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What is a neurological exam?

The nervous system consists of the brain, the spinal cord and the nerves from these areas. A neurological examination, also called a neuro exam, is an evaluation of a person's nervous system that can be performed in the doctor's office. It may be performed with instruments, such as lights and reflex hammers, and usually does not cause any pain to the patient.

Why it's done

A complete and thorough evaluation of a person's nervous system is important if there is any reason to think there may be an underlying problem, or during a complete physical. Damage to the nervous system can cause problems in daily functioning. Early identification may help to identify the cause and decrease long-term complications.

A complete neurological examination may be performed:

  • During a routine physical
  • Following any type of trauma
  • To follow the progression of a disease
  • If a person has any of the following complaints:
    • Headaches
    • Blurry vision
    • Change in behavior
    • Fatigue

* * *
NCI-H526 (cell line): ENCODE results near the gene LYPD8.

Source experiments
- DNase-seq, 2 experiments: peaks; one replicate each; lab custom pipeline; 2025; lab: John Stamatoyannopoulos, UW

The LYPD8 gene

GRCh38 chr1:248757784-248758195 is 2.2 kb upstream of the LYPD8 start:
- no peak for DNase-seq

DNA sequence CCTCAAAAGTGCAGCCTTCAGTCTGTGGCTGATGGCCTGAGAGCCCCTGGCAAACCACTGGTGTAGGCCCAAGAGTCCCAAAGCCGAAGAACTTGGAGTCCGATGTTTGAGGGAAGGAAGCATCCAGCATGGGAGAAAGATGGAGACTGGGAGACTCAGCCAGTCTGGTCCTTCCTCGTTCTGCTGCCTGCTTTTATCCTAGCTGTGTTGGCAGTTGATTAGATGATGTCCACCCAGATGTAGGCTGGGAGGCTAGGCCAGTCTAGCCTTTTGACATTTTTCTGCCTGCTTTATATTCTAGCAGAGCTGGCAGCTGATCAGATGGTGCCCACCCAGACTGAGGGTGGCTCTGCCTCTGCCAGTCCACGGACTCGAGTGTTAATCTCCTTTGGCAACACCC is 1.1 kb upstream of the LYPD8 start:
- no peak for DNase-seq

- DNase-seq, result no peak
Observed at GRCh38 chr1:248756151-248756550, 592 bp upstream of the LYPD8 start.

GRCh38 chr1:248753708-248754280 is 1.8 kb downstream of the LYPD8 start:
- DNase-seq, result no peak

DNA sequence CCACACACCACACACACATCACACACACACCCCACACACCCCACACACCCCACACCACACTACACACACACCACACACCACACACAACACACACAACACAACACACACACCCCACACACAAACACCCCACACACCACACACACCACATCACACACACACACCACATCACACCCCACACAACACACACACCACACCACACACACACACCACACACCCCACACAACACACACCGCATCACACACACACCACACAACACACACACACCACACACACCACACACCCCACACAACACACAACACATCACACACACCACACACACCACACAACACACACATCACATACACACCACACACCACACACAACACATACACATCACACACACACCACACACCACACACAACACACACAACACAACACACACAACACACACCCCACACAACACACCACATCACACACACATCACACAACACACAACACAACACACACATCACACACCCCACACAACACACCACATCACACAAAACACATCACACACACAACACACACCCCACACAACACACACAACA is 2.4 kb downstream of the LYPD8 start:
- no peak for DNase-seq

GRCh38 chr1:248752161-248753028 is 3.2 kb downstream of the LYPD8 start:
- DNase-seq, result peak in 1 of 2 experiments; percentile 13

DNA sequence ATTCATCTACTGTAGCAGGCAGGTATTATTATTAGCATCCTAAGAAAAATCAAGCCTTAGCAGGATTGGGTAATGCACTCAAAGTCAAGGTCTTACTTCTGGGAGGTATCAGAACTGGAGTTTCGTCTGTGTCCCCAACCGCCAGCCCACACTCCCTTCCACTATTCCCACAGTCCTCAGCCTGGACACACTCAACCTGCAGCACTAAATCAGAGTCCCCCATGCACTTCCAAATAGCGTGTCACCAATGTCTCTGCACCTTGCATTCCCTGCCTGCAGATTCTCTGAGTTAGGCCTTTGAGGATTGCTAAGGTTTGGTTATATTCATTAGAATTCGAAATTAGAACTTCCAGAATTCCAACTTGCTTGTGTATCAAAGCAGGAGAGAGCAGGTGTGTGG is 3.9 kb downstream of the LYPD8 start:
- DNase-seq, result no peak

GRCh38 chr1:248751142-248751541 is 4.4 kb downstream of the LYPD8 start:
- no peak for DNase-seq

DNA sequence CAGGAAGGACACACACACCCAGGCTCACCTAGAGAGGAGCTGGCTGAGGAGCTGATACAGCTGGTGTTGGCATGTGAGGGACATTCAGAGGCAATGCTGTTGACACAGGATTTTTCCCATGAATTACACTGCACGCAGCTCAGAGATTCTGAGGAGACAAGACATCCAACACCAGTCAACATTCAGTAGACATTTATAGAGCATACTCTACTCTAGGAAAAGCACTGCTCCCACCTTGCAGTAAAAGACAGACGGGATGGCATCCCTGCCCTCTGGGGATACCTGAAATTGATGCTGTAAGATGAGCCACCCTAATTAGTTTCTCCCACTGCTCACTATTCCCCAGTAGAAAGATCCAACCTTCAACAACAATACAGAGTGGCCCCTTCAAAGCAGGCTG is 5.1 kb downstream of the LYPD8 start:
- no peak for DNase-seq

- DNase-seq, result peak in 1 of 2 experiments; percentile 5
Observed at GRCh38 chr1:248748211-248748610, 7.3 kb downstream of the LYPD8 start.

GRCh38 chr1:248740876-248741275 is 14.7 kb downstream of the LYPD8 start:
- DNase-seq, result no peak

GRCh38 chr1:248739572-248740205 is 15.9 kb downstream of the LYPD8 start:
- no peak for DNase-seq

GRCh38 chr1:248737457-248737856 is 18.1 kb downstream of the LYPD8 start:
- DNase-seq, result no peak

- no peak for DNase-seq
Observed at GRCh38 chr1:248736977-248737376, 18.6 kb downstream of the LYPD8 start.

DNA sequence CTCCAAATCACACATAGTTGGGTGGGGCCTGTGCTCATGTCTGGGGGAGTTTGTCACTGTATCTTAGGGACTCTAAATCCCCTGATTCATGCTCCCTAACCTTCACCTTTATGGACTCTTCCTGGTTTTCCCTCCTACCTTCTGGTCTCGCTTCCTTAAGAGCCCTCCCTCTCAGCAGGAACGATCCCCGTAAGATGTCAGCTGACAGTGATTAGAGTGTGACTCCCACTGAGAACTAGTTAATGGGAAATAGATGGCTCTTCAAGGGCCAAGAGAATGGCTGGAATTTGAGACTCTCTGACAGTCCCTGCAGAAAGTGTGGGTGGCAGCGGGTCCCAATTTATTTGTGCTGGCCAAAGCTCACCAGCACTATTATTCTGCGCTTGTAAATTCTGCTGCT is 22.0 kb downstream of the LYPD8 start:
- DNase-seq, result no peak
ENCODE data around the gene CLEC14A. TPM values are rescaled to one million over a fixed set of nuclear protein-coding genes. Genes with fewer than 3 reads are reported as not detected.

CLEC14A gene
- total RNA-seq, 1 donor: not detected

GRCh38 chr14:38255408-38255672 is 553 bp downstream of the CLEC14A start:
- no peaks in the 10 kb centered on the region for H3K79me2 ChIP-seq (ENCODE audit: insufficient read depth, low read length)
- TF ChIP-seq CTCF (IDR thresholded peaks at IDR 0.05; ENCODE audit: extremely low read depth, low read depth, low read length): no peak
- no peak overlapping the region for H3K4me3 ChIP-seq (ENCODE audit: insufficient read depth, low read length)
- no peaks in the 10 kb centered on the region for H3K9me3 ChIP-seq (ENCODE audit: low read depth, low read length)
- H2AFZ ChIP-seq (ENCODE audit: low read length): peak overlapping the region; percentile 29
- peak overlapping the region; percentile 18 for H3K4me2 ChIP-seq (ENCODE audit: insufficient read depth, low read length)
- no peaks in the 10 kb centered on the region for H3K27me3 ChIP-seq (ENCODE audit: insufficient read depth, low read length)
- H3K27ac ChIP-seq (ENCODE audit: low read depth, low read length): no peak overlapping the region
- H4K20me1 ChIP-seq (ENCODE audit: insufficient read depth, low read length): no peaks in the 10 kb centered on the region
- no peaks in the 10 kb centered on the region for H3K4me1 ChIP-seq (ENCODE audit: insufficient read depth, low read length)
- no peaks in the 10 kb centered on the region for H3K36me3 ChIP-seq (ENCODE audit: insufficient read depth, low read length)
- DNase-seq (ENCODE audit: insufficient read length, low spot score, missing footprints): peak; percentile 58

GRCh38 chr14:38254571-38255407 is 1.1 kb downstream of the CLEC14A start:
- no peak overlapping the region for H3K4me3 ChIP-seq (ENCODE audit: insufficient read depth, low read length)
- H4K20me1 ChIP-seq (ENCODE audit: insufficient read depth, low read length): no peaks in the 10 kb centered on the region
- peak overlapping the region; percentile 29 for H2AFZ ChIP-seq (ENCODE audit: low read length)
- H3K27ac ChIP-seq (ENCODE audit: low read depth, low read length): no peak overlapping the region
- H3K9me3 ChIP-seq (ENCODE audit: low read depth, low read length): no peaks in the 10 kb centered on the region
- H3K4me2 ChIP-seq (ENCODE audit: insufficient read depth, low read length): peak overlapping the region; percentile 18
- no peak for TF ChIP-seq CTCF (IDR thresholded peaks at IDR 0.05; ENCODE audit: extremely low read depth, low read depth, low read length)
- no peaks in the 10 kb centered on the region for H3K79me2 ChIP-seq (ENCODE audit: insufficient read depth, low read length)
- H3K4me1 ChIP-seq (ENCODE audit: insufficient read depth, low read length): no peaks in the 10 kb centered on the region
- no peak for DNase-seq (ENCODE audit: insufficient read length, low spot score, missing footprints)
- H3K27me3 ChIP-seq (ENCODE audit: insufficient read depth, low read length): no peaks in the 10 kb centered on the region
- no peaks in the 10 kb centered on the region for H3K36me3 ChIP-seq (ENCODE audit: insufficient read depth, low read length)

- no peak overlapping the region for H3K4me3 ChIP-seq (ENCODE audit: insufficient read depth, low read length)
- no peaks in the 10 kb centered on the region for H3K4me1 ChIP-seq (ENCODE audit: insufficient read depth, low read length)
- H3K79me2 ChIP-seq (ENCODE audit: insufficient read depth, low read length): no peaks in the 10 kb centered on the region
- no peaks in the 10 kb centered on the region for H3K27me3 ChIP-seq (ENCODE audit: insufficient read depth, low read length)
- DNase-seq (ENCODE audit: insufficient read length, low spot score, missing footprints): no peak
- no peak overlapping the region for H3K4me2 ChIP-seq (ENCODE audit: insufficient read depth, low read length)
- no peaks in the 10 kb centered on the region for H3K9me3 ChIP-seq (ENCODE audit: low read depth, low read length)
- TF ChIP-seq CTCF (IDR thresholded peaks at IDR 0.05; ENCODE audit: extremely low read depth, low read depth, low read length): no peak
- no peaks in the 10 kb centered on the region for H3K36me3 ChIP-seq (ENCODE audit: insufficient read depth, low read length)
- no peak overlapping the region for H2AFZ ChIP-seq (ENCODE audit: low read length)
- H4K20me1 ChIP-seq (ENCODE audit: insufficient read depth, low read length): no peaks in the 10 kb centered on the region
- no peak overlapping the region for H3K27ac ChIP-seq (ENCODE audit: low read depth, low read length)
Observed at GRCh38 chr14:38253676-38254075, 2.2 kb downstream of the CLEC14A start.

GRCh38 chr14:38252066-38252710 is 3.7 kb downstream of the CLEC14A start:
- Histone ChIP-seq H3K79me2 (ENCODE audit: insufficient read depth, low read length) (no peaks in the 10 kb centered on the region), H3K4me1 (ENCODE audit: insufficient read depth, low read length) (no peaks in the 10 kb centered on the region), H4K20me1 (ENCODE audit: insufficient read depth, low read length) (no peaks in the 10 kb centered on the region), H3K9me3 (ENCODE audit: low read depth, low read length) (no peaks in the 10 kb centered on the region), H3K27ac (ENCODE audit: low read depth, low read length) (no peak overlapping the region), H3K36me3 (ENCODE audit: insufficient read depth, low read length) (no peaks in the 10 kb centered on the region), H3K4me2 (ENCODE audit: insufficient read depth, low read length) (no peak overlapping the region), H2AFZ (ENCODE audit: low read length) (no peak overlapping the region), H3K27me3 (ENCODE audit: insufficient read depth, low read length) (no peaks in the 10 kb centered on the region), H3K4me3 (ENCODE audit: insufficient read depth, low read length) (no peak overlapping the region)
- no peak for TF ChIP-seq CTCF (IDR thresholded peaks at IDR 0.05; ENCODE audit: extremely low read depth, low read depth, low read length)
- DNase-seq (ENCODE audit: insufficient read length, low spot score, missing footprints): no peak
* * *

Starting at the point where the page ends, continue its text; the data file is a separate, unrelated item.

• Change in balance or coordination
    • Numbness or tingling in the arms or legs
    • Decrease in movement of the arms or legs
    • Injury to the head, neck, or back
    • Fever
    • Seizures
    • Slurred speech
    • Weakness
    • Tremor

What to expect

There are many aspects of this examination, including an assessment of motor and sensory skills, balance and coordination, mental status (the patient's level of awareness and interaction with the environment), reflexes and functioning of the nerves. The extent of the examination depends on many factors, including the initial problem that the patient is experiencing, the age of the patient and the condition of the patient.

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